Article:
Question- I'm thinking about retirement. I'd like to work at least another five years. I've been looking at my portfolio; I'm overweighted in stocks...
By Ric Edelman
Question: I’m thinking about retirement. I’d like to work at least another five years. I’ve been looking at my portfolio; I’m overweighted in stocks, and I only have about 25% bonds. I’ve been thinking about reapportioning my portfolio, but with interest rates as low as they are, I’m kind of hesitant to be putting fresh money into the bond market right now. I’ve got some short-term corporate bonds, some Ginnie Maes, and I was looking at some foreign bond index funds or possibly some inflation-protected ones. But I need some advice as to how to proceed and if this is the time to do my rebalancing.
Ric: You’re smart to be approaching this from an asset allocation perspective, not a market timing one. Rather than trying to get rich quick, you’re looking at investing methodically and scientifically.
Let’s assume that your premise is correct and that 75% is too much for you to be placing in stocks. That means you need to reduce the amount you hold in stocks and diversify a little more into bonds. You raise a very reasonable question about interest rates and bond prices. If rates go up, bond prices will drop. So is it wise to buy bonds?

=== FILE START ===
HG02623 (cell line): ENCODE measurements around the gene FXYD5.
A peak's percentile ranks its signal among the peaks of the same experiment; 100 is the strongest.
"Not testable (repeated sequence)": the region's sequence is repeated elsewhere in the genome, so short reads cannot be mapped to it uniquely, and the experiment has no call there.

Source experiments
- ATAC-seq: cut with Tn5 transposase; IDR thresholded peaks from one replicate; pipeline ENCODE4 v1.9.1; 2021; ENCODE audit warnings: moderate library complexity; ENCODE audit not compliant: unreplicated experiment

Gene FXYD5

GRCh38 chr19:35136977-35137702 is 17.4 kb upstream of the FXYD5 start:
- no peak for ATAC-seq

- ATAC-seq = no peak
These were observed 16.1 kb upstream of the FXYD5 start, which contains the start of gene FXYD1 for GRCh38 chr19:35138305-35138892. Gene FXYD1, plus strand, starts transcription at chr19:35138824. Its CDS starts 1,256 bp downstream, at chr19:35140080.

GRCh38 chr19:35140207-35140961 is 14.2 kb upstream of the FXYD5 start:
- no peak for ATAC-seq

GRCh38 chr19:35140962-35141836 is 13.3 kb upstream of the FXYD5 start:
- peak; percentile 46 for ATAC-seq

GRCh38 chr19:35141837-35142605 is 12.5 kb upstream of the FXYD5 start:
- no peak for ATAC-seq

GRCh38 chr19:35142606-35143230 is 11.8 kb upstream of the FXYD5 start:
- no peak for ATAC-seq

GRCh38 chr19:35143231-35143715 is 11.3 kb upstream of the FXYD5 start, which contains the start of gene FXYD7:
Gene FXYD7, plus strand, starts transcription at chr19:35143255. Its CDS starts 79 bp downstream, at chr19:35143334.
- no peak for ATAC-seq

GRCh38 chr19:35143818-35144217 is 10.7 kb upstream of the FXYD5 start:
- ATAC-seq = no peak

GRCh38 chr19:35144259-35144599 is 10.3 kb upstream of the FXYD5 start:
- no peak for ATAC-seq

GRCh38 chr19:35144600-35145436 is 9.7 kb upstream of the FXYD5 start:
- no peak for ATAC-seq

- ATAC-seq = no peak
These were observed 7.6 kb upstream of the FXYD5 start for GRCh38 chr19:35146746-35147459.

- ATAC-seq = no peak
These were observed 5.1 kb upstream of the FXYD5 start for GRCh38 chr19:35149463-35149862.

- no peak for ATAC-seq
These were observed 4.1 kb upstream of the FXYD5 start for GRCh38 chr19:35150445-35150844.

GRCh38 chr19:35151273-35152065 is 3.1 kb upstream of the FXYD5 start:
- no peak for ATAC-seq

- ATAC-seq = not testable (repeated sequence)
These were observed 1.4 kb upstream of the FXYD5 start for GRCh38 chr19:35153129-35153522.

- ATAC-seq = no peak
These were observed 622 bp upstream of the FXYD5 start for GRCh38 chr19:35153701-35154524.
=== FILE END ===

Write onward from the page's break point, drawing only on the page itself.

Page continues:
Well, you really don’t have a choice. If you don’t buy bonds, you’ll end up continuing to hold 75% of your assets in stocks — which is the problem you’re trying to solve. So what to do?
The solution lies in the fact that bonds are not all the same. Just like an aircraft carrier is less susceptible to an ocean’s waves than a small schooner, prices of long-term bonds (20- or 30-year maturities) are more sensitive to interest rates than those of shorter maturities.
So if it’s true that you need to add bonds to your asset allocation mix because too much of your money is in stocks, you should consider bonds that have three-, five- or seven-year durations and maturity dates and stay away from longer-term bonds.
But are you certain that your premise is correct? I’m not convinced that your current allocation strategy is necessarily wrong. To be sure, you’d need to have a longer conversation about your situation, so I suggest you talk with a financial advisor.